The Logbooks Of The Lady Nelson, By Ida Lee










































































 -  But discovery cannot claim her solely
for itself. While she was stationed at Sydney there was scarcely a
dependency of - Page 9
The Logbooks Of The Lady Nelson, By Ida Lee - Page 9 of 324 - First - Home

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But Discovery Cannot Claim Her Solely For Itself.

While she was stationed at Sydney there was scarcely a dependency of the mother colony that was not more

Or less indebted to her, either for proclaiming it a British possession, or for bringing it settlers and food, or for providing it with means of defence against the attacks of natives.

In the early history of Victoria the Lady Nelson occupies a niche somewhat similar to that which the Endeavour fills in the annals of New South Wales, but while Cook and the Endeavour discovered the east coast and then left it, the Lady Nelson, after charting the bare coast-line of Victoria, returned again and again to explore its inlets and to penetrate its rivers, her boats discovering the spacious harbour at the head of which Melbourne now stands.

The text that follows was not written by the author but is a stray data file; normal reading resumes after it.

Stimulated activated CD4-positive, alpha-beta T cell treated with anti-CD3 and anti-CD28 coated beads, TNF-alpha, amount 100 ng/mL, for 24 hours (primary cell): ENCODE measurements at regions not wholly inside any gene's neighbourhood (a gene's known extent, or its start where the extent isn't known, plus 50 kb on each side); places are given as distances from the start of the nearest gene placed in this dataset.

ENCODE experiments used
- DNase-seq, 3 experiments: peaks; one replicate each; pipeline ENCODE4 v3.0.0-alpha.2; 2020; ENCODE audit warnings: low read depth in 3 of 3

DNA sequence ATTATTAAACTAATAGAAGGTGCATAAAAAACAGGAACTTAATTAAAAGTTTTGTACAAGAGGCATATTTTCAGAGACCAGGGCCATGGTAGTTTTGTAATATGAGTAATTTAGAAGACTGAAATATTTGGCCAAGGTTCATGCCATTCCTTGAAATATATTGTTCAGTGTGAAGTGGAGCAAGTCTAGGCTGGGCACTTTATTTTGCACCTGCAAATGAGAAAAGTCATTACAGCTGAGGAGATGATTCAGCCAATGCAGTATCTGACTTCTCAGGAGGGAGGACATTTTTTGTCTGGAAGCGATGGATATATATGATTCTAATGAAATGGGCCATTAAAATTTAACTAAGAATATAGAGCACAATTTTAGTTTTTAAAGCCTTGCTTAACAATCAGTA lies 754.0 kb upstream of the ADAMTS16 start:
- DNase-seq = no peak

The Lady Nelson also went northward as well as southward, and though many of her logbooks are missing, some survive, and one describes how, in company with the Investigator under Captain Flinders, she examined the Queensland shore as far as the Cumberland Islands. Later she accompanied the Mermaid, under Captain King, to Port Macquarie when he followed Flinders' track through Torres Strait, and during her long period of service she visited different parts of the coast, including Moreton Bay, Port Essington, and Melville Island. Precisely how many voyages she made as a pioneer will probably never be known. The ship, at least, played many parts: now acting as King's messenger and carrying despatches from the Governor to Norfolk Island; now fetching grain grown at the Hawkesbury, or coals from Newcastle for the use of the increasing population at Sydney; and at another time carrying troops and settlers to the far distant north.

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